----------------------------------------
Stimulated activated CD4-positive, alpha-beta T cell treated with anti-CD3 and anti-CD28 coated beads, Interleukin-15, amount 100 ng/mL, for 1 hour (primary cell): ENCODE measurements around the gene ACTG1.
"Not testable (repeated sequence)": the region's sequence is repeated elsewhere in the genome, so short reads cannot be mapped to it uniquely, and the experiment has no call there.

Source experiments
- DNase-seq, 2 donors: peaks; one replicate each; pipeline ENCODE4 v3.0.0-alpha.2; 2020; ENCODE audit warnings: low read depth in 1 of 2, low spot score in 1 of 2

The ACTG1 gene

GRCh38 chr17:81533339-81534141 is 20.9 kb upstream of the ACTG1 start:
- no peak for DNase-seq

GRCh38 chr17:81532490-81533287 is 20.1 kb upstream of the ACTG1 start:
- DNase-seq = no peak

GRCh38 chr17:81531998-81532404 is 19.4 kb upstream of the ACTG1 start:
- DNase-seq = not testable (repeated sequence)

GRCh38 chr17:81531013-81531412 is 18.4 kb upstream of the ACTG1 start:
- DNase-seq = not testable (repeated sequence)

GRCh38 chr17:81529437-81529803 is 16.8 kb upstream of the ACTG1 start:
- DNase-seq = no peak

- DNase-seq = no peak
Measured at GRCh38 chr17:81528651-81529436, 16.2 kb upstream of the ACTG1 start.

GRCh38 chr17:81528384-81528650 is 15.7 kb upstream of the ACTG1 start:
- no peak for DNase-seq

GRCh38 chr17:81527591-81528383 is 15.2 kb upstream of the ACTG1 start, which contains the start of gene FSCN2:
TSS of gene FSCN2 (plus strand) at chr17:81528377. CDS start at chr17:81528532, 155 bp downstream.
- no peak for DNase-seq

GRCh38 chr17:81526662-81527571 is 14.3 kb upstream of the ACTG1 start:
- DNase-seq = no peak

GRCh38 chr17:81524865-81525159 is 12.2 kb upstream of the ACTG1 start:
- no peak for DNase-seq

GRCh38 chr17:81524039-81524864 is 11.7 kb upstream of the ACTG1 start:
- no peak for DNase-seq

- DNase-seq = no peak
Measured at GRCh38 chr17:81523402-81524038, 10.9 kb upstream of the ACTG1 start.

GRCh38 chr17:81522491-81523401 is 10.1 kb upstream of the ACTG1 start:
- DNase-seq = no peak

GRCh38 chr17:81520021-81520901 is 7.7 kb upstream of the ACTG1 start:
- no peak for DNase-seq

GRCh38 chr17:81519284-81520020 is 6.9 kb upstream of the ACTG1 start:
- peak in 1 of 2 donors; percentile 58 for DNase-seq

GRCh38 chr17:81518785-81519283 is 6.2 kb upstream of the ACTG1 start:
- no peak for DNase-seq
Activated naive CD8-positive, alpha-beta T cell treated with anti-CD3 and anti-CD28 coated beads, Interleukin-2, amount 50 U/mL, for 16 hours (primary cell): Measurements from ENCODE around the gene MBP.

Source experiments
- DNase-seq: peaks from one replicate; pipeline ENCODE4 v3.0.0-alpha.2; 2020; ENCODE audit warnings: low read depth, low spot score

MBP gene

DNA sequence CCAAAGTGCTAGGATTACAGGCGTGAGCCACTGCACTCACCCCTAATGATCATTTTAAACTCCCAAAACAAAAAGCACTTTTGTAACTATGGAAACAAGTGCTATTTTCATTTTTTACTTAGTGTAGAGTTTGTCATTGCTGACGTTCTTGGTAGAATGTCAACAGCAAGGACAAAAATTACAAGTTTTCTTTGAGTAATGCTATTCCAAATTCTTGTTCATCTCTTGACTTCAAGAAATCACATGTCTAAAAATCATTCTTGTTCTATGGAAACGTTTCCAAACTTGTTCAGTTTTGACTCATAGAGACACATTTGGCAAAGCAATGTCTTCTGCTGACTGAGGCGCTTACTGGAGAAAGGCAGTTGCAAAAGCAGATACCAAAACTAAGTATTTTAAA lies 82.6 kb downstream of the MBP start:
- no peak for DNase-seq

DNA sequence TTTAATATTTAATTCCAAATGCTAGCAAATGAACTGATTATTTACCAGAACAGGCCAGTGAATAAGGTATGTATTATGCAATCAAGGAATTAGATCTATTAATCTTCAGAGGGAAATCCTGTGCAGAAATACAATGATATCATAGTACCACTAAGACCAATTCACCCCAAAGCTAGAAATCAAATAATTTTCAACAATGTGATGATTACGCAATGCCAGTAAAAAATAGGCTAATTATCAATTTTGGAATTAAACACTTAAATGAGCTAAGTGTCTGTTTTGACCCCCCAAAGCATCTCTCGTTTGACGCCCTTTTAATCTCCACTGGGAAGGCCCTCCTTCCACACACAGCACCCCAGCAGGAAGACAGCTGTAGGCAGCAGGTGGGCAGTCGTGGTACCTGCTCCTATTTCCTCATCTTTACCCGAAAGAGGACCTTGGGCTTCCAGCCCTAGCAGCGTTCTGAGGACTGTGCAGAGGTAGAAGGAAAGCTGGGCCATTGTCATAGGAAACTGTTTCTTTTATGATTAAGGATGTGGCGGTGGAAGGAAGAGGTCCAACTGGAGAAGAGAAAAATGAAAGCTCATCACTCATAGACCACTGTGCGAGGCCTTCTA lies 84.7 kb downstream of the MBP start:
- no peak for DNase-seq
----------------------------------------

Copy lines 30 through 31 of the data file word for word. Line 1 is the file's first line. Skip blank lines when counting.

Measured at GRCh38 chr17:81523402-81524038, 10.9 kb upstream of the ACTG1 start.

GRCh38 chr17:81522491-81523401 is 10.1 kb upstream of the ACTG1 start: